On Monday, NATO leaders announced that a multinational force of NATO troops will be formed in Romania to act as "defense and discouragement" against Russian aggression, as Romanian President Klaus Iohannis put it.
"We are not a threat for Russia. But we need dialogue from a strong position of defense and discouragement," Iohannis said. "Our purpose is peace, not war."
Brian Becker and Walter Smolarek of Sputnik Radio's Loud & Clear spoke to Mark Sleboda, a Russia-based international relations and security analyst and frequent critic of US and NATO policy. They asked Sleboda what he thought about the forming of the multinational force in the Warsaw Pact-affiliate-turned-NATO-member.
"It not only involves NATO-Romanian relations," Sleboda said, "but we're talking about the NATO footprint in the Black Sea — what they're referring to as their TFP [Tailored Forward Presence]. An instrumental part of that is the introduction of this new multinational force. The details of it are as yet sketchy. There's been talk about it for much of the last year and they've announced its implementation now so it will include at least 4,000 troops."
"It has been said that a large portion of them will be Romanian, with Poland, Italy and Bulgaria and others. This will complement 900 US military troops that are already stationed in Romania. It also concerns the US establishment of its missile defense shield, the Aegis Ashore system in Romania and likewise in Poland."
"It [also] marks an increased NATO naval presence in the Black Sea since around 2014," Sleboda added. "There have been almost continuous US missile cruisers in the Black Sea and they have announced it in cooperation with those multinational force brigade. There will be increased naval presence beyond the Black Sea. We've seen a number of significant NATO military exercises and naval military exercises in the Black Sea and that is only going to increase as a result of this."
"It's got Moscow more than a little concerned, because first we saw these four permanent/rotating brigades, which was violating the NATO Russia Founding Act." That act was inked between NATO and Russia in 1997; in it, both parties claimed that they were not adversaries but rather partners in building "a lasting and inclusive peace in the Euro-Atlantic area."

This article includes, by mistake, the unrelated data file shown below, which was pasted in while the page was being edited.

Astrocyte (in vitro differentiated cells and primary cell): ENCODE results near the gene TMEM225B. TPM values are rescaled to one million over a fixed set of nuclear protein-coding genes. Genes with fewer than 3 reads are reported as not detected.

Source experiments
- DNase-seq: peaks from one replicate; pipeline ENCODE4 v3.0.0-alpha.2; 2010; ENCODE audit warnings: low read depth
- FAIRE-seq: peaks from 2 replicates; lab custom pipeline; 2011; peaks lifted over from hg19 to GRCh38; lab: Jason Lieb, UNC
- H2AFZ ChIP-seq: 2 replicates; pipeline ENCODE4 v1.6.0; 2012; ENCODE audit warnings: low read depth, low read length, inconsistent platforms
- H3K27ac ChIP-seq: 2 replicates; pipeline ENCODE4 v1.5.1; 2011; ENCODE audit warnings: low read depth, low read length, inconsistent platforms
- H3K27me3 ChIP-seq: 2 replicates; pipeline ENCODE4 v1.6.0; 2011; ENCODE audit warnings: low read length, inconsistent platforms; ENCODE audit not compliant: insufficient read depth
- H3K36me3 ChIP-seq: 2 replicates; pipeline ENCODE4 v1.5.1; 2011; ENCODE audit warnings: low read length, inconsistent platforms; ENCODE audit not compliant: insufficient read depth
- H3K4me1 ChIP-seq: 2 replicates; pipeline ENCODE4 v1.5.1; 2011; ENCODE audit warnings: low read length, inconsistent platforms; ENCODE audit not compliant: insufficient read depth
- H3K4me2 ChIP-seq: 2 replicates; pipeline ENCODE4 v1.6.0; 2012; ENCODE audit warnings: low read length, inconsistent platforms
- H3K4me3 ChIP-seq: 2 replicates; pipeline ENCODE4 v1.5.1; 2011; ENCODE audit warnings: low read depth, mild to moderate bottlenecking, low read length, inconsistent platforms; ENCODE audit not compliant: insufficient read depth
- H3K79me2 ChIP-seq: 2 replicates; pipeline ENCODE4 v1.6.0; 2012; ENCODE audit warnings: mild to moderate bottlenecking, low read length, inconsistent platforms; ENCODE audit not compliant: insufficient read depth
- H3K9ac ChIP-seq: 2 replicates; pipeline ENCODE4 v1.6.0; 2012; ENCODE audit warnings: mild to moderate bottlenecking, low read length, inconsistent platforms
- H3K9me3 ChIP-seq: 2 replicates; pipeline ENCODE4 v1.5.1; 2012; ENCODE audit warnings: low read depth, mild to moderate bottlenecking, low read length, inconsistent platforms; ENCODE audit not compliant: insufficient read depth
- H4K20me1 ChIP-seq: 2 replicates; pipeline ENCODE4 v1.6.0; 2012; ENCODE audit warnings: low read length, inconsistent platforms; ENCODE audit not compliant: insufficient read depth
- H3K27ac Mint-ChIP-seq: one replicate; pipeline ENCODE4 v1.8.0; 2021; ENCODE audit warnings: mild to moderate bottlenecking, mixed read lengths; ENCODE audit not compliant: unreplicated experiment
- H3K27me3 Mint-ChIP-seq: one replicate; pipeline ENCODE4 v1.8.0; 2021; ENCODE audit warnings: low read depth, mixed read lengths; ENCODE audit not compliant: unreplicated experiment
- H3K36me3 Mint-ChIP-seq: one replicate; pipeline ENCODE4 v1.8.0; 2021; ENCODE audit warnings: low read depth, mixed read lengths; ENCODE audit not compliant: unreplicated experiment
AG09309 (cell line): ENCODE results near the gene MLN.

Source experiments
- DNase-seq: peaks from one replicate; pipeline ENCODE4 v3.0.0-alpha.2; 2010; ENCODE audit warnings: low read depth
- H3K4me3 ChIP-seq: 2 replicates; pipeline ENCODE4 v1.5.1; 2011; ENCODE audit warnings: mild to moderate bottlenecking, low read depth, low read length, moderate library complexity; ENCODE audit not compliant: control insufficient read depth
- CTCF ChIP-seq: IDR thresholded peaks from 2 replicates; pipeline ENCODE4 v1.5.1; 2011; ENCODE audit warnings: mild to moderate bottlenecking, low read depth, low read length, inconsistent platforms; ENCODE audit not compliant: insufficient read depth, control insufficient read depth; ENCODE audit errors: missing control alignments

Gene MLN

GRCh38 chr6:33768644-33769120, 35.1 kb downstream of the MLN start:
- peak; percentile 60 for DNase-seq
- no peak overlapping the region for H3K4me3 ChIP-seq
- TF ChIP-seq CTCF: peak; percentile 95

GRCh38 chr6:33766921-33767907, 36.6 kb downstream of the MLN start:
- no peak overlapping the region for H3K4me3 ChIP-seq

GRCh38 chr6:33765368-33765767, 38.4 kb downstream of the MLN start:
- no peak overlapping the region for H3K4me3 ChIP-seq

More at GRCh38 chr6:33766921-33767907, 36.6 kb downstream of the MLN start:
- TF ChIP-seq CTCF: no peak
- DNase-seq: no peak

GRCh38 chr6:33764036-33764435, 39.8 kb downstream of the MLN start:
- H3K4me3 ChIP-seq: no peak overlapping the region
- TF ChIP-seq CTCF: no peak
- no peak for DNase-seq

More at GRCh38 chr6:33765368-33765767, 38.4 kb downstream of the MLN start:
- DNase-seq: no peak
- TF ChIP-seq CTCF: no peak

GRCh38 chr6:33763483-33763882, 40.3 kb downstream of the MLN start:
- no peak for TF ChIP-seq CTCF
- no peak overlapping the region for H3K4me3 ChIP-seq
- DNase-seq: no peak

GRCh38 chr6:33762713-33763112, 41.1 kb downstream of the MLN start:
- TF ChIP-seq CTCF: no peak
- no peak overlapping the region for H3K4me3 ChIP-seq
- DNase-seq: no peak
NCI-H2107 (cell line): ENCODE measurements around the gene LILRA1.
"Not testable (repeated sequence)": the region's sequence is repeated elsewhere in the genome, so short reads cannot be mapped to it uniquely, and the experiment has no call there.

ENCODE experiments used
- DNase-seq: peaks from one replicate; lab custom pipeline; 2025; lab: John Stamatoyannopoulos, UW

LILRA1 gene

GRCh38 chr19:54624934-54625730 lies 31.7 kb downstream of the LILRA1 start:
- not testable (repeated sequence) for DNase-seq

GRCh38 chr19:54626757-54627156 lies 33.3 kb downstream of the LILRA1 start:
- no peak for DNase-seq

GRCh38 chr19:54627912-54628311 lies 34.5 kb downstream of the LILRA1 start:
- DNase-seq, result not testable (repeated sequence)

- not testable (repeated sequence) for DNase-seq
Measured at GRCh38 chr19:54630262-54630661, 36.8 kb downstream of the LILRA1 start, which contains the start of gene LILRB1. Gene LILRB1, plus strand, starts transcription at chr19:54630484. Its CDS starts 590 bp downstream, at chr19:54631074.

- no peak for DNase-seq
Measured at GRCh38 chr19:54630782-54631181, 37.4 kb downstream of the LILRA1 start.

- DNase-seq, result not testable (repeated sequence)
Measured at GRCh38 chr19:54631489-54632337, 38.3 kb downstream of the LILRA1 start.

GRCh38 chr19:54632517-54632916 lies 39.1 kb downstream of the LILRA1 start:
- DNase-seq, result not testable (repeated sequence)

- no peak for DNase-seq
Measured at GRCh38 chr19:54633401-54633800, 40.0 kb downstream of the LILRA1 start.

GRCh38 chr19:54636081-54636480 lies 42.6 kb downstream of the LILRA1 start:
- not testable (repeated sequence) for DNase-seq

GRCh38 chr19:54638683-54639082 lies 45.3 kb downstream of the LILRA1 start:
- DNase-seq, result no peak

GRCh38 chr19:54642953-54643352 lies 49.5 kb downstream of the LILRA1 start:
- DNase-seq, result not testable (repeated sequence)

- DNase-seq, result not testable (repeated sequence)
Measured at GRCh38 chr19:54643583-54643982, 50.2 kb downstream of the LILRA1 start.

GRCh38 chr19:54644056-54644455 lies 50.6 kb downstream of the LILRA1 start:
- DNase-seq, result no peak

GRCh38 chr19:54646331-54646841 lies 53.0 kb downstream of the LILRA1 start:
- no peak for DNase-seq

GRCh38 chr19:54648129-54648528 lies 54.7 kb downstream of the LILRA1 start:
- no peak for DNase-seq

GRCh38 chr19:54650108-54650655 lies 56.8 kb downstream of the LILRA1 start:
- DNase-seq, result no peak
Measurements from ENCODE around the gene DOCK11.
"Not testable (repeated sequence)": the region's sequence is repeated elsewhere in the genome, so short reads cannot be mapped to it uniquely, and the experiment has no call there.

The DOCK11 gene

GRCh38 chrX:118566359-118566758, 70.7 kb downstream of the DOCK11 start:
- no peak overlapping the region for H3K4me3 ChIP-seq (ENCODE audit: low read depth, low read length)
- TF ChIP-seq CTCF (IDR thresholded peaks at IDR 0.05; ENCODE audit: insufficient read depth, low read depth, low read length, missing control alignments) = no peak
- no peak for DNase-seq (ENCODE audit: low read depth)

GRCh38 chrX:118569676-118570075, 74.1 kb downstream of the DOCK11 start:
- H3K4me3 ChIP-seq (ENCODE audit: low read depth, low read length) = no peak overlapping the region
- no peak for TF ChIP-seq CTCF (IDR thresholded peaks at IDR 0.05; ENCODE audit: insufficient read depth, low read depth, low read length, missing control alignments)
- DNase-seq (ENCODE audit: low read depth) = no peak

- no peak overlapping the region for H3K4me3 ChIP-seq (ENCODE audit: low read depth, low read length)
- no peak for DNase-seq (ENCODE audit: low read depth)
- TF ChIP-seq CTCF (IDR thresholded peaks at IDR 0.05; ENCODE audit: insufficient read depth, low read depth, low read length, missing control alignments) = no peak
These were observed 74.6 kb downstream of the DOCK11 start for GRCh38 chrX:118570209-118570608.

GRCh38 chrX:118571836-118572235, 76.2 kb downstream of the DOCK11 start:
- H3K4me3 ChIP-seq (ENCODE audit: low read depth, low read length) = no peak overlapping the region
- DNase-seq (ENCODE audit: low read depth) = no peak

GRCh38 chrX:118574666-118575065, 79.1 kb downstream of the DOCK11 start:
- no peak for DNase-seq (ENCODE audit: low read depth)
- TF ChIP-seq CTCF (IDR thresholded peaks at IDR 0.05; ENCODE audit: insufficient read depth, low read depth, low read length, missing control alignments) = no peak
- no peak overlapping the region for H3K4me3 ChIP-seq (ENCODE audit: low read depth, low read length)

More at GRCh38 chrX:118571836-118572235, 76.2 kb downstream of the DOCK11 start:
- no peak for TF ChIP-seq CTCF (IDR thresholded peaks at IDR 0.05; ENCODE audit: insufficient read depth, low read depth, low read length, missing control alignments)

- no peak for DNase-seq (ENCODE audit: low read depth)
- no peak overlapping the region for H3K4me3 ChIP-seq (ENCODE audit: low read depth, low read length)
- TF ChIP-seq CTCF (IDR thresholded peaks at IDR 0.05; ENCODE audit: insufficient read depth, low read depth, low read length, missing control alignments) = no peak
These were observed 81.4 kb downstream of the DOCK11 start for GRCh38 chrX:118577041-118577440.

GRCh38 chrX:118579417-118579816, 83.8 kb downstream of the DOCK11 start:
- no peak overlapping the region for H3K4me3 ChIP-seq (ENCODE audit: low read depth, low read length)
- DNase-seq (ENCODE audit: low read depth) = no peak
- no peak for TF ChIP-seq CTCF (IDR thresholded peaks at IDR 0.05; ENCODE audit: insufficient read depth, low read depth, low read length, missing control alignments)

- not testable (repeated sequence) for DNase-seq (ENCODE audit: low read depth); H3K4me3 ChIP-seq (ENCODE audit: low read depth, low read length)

NATO "gets around this," according to Sleboda, by saying "the 4,000 troops are rotating in and out. [This] is the second NATO military increase in the region just within the last year," said Sleboda, referring to the battalion deployed to Poland in April. "That's going to be of big importance. There was initially announced to be a small troop presence, a tripwire if you will. Now we see another, more tactically significant 4,000 troops [than the ones stationed in Poland]."
Smolarek asked if he thought the presence of another NATO battalion in a country so close to Russia might lead the powers into conflict. Sloboda waved aside the idea of direct engagement, but he said that it would "put pressure on the situation. A number of frozen conflicts are occurring in countries on Russia's borders that have significant ethnic Russian [populations], and [NATO is attempting] to move into these countries, to absorb them into NATO and the EU, as a bastion against Russia."
"We get the arguments that Russia is conducting troops against NATO's own borders. That's because you move your borders right up to the Russian border. Russia is only conducting military exercises within its own borders," Sloboda noted.
Moscow did take a recent exercise outside its borders when over 3,000 Russian troops participated in large-scale military exercises in Belarus in September.